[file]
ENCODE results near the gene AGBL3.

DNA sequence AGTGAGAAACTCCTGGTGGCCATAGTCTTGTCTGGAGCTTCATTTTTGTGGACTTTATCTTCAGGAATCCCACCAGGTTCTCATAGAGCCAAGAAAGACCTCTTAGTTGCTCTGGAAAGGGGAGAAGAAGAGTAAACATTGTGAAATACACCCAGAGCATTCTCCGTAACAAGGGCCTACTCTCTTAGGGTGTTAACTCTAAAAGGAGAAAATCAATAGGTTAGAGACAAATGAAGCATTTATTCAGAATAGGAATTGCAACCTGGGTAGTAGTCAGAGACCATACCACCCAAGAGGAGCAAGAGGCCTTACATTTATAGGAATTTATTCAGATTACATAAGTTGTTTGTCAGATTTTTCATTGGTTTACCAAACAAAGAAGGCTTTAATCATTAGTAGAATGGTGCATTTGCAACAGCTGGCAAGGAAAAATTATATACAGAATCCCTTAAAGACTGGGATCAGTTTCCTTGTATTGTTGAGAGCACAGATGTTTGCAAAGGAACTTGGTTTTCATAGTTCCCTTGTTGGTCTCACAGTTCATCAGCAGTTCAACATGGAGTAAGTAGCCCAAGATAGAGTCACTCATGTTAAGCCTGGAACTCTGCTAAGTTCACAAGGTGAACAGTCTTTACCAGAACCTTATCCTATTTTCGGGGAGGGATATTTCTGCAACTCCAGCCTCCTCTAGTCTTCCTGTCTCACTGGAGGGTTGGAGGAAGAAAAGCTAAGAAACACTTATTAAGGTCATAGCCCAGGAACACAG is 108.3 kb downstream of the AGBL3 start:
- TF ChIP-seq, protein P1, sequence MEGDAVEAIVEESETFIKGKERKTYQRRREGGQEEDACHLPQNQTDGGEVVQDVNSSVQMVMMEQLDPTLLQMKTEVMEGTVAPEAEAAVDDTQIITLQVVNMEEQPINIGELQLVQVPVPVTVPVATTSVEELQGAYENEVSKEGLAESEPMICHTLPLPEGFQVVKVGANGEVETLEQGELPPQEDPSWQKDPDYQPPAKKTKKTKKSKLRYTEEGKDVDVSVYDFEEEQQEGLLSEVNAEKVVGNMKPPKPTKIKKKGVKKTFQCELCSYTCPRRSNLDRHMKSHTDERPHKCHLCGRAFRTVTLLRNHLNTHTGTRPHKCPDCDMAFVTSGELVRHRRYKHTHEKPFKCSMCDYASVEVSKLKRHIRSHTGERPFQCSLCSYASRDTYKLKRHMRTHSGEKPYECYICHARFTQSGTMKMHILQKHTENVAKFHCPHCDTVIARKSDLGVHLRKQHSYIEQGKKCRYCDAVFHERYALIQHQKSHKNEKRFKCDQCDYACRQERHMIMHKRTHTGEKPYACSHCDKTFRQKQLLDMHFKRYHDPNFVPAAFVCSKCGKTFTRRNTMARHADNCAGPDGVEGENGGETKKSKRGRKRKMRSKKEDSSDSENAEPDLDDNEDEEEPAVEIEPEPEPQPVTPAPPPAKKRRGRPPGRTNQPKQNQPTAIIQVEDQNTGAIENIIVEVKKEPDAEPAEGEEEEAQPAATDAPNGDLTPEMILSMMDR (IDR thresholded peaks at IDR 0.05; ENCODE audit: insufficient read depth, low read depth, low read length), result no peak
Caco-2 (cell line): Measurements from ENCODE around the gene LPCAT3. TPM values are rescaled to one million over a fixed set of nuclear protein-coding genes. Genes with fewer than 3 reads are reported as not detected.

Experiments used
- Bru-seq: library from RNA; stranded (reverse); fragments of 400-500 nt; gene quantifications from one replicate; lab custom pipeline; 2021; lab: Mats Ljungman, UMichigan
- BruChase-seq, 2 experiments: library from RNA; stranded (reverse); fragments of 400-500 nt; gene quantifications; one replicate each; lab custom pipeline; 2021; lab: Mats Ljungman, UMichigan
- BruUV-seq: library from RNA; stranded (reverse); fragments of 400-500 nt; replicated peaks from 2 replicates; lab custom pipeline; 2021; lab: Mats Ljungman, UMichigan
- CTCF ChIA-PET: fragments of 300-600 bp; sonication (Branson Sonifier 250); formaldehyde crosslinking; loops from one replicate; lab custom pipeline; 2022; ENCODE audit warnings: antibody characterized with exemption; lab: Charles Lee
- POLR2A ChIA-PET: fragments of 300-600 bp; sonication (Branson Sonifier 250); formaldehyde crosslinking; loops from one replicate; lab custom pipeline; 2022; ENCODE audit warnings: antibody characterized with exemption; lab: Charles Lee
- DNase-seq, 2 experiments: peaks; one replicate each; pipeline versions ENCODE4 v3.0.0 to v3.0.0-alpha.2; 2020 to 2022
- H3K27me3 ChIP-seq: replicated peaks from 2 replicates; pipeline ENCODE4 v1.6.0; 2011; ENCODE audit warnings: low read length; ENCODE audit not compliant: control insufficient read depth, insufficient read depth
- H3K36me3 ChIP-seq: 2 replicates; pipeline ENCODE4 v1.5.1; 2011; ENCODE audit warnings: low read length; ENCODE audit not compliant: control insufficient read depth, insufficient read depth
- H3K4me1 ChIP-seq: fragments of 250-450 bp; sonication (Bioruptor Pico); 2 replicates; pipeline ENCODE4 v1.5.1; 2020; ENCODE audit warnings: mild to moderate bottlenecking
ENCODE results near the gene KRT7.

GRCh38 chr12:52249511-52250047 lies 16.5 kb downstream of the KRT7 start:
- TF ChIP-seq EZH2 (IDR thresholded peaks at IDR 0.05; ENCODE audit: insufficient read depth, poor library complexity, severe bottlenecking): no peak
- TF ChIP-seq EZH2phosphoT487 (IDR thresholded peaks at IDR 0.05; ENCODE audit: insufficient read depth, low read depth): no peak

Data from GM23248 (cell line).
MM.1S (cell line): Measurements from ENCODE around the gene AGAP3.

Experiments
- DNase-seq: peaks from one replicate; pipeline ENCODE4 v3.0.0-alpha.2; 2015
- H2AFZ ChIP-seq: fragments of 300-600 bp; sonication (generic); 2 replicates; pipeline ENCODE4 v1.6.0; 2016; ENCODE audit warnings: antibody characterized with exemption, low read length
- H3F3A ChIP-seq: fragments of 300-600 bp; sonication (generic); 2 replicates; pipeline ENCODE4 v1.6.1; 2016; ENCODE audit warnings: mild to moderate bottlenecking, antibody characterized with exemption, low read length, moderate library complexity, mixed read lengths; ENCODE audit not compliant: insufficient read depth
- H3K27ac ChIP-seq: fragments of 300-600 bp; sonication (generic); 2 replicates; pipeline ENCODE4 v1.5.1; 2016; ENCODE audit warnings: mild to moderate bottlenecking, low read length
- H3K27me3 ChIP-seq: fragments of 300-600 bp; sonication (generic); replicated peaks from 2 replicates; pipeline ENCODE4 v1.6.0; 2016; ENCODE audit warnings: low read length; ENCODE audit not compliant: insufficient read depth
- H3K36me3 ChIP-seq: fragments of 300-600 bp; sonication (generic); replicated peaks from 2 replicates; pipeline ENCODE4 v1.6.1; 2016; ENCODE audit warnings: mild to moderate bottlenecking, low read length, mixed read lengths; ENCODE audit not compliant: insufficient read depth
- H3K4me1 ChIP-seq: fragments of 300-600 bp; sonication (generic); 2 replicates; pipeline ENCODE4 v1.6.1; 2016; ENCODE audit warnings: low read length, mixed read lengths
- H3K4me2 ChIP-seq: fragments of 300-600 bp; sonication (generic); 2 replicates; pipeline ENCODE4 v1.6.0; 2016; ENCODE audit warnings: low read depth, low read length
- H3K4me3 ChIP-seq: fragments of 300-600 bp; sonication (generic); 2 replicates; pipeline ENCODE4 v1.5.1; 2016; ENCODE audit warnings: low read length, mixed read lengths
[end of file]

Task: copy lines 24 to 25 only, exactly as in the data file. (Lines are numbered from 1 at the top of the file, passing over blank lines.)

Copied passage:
- H3F3A ChIP-seq: fragments of 300-600 bp; sonication (generic); 2 replicates; pipeline ENCODE4 v1.6.1; 2016; ENCODE audit warnings: mild to moderate bottlenecking, antibody characterized with exemption, low read length, moderate library complexity, mixed read lengths; ENCODE audit not compliant: insufficient read depth
- H3K27ac ChIP-seq: fragments of 300-600 bp; sonication (generic); 2 replicates; pipeline ENCODE4 v1.5.1; 2016; ENCODE audit warnings: mild to moderate bottlenecking, low read length